Study: Sugar has same effect on the brain as cocaine


Everyone knows modern humans take in many times the amount of sugar they actually need. Now, one recent study out of Britain suggests this could be far more harmful than adding a few extra pounds to the waist.

Published in the British Journal of Sports Medicine, the study compiles multiple sets of findings from animal-testing data on the effects of sugar. It makes the argument that “[c]onsuming sugar produces effects similar to that of cocaine, altering mood, possibly through its ability to induce reward and pleasure, leading to the seeking out of sugar.”

Researchers say they believe the evidence is mounting to the point they can be more confident in the parallels drawn between sugar and hyper-addictive illegal drugs.

It was common knowledge sugar makes you jittery and produces small-scale highs and crashes, but the argument put forth in the study claims the effects extend even deeper: After experiencing the high and crash, they will actively seek out sugar in pursuit of the same high again.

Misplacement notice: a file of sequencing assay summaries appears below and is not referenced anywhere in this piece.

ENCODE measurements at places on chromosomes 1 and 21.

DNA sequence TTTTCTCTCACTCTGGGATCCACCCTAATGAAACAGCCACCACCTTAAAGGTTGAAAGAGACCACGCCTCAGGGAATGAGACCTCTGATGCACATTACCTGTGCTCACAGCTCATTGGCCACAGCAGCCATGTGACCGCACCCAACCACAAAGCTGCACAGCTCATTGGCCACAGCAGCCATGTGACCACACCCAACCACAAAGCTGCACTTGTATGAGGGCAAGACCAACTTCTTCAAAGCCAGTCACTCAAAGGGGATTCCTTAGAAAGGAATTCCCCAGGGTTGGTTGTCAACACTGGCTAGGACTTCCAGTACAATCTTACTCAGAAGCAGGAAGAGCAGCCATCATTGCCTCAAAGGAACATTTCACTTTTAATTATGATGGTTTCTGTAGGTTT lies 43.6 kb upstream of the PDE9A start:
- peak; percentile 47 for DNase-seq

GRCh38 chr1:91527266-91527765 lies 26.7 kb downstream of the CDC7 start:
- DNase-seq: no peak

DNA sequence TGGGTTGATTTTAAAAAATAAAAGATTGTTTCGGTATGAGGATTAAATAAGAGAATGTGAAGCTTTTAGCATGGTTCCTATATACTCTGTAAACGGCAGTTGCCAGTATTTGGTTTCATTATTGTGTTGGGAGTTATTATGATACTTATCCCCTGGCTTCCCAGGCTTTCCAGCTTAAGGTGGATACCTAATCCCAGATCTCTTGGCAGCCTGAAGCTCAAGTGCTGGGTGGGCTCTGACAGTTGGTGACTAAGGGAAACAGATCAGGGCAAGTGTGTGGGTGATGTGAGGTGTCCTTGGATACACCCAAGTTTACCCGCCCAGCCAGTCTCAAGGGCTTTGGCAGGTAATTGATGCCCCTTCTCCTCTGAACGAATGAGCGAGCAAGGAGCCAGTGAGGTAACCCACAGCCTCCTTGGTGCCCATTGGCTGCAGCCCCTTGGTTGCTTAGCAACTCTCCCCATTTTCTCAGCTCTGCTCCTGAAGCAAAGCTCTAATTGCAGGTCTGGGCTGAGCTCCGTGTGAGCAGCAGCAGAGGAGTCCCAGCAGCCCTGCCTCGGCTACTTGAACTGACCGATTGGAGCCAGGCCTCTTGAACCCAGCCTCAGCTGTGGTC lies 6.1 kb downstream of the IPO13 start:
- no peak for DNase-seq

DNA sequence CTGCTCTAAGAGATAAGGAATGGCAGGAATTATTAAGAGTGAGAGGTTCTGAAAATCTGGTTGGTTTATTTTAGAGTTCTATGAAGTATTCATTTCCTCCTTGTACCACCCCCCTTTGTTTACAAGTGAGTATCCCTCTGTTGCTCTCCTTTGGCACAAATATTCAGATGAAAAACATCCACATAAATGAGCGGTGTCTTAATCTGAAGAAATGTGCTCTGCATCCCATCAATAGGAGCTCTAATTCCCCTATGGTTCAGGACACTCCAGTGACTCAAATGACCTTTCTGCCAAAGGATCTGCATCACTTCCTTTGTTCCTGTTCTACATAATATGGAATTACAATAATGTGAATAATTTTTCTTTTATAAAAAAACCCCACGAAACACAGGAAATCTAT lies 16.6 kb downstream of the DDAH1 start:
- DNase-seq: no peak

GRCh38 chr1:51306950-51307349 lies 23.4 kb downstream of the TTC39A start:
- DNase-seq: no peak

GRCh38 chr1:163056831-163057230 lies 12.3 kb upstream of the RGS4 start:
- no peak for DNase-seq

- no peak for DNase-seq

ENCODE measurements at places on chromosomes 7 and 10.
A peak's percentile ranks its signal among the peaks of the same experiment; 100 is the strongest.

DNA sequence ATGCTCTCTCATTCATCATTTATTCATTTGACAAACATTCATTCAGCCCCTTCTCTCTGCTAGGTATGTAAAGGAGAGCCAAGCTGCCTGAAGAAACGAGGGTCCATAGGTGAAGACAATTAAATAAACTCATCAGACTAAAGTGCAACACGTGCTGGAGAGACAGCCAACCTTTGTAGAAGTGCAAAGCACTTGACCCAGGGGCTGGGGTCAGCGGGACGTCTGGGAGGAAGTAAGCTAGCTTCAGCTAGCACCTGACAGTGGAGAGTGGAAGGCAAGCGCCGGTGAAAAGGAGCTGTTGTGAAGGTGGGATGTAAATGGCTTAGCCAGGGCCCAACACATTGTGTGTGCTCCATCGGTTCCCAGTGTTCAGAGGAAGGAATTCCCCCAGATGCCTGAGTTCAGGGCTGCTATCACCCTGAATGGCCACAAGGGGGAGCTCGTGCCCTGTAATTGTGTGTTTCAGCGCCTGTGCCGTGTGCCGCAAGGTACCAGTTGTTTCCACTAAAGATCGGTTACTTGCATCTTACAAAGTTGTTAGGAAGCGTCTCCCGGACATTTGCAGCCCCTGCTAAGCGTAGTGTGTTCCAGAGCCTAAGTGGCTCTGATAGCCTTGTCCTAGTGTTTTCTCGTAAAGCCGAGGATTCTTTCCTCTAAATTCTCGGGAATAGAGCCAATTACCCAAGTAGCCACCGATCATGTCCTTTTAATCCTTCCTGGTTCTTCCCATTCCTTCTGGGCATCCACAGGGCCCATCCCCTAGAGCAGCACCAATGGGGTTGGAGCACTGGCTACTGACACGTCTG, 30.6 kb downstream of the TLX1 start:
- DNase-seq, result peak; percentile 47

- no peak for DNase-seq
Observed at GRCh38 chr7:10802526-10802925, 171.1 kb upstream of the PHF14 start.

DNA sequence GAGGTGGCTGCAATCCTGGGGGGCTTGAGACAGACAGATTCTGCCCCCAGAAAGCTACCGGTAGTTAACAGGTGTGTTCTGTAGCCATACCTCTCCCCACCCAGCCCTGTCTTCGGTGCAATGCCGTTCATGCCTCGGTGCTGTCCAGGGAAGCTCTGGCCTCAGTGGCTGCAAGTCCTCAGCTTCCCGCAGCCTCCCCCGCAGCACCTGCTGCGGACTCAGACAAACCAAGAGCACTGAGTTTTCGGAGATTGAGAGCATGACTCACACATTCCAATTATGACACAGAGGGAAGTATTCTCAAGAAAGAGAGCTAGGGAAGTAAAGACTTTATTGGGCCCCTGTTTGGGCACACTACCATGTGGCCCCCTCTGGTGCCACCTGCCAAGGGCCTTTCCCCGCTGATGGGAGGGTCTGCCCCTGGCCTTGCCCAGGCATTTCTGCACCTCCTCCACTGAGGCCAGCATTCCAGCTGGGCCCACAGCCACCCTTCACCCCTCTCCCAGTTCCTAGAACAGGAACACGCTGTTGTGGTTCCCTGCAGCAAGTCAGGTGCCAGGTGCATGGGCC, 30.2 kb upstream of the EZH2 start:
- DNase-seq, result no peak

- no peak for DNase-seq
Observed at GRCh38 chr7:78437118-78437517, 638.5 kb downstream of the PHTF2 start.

“Animal data has shown significant overlap between the consumption of added sugars and drug-like effects, including bingeing, craving, tolerance, withdrawal, cross-sensitization, cross-tolerance, cross-dependence, reward, and opioid-effects.”

However, some scientists are calling for these researchers to pump the brakes.

Tom Sanders, emeritus professor of nutrition and dietetics at King’s College London, called the conclusion “absurd” in speaking with The Guardian.

“While it is true that a liking for sweet things can be habit-forming, it is not addictive like opiates or cocaine. Individuals do not get withdrawal symptoms when they cut sugar intake.”

At the very least, excuses to not cut one’s sugar intake, at least a little bit, are running out.

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